MIAP Thesis Presentations — April 14-16

FYI, you should find this interesting if you are available, and it might provide you with some ideas for viable capstone projects as well.

Date: Fri, 09 Apr 2010 10:17:12 -0400
From: Zack Lischer-Katz

Next week, from April 14-16, second year students will present their
final thesis projects. This event is open to the public, so please
feel free to distribute this information to others.

This year, thesis topics consider a wide range of preservation issues,
such as the aesthetic/ethical considerations of preserving
experimental film works, the development of new strategies for
preserving file-based video work and its metadata throughout its life
cycle, and the political/ethical pitfalls associated with
international initiatives that help digitize the audiovisual heritage
of post-colonial African countries, to name only a few.

Please follow this link for a PDF of the program:

http://cinema.tisch.nyu.edu/attach/21957

In addition, a description of last year’s presentations can be found
here:

http://www.nyu.edu/tisch/preservation/events/09spring_2/thesis_presentations/

Schedule:

Wednesday, April 14th
9:30am / Siobhan Hagan (rm. 648)

Chesapeake Baywatch! Life Guarding Regional Television Airwaves,
Featuring the WJZ-TV Collection at the University of Baltimore

5:00pm / Stefan Elnabli (rm. 648)
Lowbrow Longevity: An Examination of Commercial Video Distribution’s
Unique Role in the Preservation of Independent Exploitation Horror Film

7:30pm / Andy Uhrich (rm. 648)

“…maybe the horse will learn to sing!”: Preserving the Computer Files
of Hollis Frampton and the Digital Arts Lab

Thursday, April 15th

9:30am / Jennifer Blaylock (rm. 648)

Reproducing History: Colonial Discourses & Digital Silences in African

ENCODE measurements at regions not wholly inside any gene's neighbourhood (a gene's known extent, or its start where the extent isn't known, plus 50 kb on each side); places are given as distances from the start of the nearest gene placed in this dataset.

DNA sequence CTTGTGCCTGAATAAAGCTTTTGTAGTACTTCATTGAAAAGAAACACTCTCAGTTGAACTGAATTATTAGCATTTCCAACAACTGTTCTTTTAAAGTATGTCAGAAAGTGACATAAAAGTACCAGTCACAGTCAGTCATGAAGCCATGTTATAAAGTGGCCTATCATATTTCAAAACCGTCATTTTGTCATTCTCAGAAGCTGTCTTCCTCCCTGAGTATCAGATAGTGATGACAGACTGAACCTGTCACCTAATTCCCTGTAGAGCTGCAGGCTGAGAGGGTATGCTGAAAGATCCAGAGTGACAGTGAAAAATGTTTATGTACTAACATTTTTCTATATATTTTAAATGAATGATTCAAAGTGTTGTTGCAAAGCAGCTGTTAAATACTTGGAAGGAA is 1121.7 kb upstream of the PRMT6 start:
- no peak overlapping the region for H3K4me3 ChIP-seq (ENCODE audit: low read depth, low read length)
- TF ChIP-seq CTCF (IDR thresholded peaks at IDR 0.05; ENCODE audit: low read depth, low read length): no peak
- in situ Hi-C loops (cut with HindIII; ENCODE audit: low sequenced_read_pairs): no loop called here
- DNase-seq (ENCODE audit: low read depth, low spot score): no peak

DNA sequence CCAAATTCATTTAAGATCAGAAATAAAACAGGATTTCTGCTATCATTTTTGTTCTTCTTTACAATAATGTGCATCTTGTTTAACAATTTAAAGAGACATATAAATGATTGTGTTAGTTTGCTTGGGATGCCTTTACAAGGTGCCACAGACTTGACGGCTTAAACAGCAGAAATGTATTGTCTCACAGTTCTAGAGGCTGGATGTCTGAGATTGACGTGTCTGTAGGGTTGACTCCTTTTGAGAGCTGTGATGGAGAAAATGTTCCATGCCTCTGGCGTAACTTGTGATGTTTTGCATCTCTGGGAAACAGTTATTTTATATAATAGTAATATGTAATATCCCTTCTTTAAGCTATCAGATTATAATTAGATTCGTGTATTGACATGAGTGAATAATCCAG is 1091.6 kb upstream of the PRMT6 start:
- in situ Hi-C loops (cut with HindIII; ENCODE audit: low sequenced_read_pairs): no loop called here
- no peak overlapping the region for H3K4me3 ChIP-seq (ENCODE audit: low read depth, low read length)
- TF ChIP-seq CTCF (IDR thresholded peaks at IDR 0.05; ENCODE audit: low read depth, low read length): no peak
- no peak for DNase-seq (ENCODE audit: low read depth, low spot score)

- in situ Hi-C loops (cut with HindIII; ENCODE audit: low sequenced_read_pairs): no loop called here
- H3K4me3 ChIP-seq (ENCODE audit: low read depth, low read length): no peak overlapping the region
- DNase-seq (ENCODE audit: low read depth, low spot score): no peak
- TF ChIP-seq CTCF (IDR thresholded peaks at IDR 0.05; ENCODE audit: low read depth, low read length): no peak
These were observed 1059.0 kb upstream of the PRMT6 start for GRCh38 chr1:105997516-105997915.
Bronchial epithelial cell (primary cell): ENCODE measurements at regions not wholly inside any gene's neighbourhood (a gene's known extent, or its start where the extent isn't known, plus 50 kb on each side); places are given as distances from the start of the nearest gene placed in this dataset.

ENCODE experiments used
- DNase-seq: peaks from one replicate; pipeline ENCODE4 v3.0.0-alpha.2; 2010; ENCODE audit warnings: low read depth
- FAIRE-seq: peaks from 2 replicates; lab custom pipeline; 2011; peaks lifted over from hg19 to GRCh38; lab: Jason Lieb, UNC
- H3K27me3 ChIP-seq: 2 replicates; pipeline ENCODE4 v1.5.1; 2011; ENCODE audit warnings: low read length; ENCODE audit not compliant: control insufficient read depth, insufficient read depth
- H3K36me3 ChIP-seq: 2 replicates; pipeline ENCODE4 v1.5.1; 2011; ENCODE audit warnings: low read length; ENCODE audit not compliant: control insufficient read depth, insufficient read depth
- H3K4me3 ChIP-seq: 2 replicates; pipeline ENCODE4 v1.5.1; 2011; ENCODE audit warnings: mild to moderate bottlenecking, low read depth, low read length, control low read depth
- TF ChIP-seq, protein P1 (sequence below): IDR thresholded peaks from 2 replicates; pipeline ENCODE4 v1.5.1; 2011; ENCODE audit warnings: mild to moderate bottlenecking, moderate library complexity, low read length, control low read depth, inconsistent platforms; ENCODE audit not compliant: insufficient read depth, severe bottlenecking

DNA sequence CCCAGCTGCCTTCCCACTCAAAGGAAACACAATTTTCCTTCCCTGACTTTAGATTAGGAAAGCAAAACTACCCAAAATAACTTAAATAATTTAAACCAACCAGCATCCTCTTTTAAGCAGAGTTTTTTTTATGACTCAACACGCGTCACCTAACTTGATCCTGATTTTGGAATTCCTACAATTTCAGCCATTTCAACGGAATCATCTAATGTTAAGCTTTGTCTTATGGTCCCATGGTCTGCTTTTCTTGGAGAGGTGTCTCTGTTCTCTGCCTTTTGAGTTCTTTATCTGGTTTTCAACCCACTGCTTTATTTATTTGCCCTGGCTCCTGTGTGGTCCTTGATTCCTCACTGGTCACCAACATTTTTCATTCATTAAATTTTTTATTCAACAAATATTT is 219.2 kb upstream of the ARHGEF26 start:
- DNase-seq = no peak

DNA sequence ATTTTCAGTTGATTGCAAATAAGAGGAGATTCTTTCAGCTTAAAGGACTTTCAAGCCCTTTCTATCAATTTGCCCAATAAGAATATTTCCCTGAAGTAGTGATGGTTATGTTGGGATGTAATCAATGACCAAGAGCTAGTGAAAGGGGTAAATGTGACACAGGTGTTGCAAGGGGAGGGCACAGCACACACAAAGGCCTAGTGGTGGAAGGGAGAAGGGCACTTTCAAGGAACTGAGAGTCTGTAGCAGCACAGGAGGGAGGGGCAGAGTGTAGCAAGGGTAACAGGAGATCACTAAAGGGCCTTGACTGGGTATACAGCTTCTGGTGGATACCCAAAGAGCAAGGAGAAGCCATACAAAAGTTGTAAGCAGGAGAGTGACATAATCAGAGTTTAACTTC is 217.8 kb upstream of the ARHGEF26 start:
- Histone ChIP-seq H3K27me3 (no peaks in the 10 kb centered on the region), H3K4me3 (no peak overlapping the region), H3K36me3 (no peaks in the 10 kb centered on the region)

Audiovisual Archives

5:00pm / Joseph Gallucci (rm. 674)

Reading Jeremy Blake: Issues of Access and Preservation to Born-
Digital Artists’ Archives in a Multi-Institutional Context

Friday, April 16th
9:30am / Walter Forsberg (rm. 648)

Averting the Lost Highway: Archival Advocacy and Migration Strategies
for the Country Music Hall of Fame and Museum’s 1-inch Type C
Videotape Materials

12:30pm / Sandra Gibson (rm. 648)

A Case Study: Internal System by Coleen Fitzgibbon
3:00pm / Jonah Volk (rm. 648)

A Producer’s Guide to Preserving File-Based Digital Video

Peter J. Wosh
Director, Archives/Public History Program
History Department
New York University
53 Washington Square South
New York NY 10012
Phone: (212) 998-8601
Fax: (212) 995-4017

http://history.fas.nyu.edu/object/history.gradprog.archivespublichistory.html

Peter Wosh

About Peter Wosh

Professor Wosh directs the program in Archives and Public History at NYU. Professor Wosh’s research has focused primarily on American religion, American institutional cultures, and archival management issues. His background includes work as an archivist in a variety of academic and nonprofit institutions, including: Director of Archives and Library Services, American Bible Society (1989-1994); Archivist/Records Manager, American Bible Society (1984-1989); University Archivist, Seton Hall University (1978-1984). He is the author of Privacy and Confidentiality Perspectives: Archivists and Archival Records, with Menzi Behrnd-Klodt (Chicago: Society of American Archivists, 2005); Covenant House: Journey of a Faith-Based Charity (Philadelphia: University of Pennsylvania Press, 2005); Spreading the Word: The Bible Business in Nineteenth-Century America (Ithaca: Cornell University Press, 1994); The Diocesan Journal of Michael Augustine Corrigan, Bishop of Newark, New Jersey, 1872-1880 (Newark: New Jersey Historical Society, 1987); as well as articles in various archival, historical, and library journals. Professor Wosh’s current research involves editing the published writings of Waldo Gifford Leland, a pioneering archival theoretician, for the Archival Classics series published by the Society of American Archivists.

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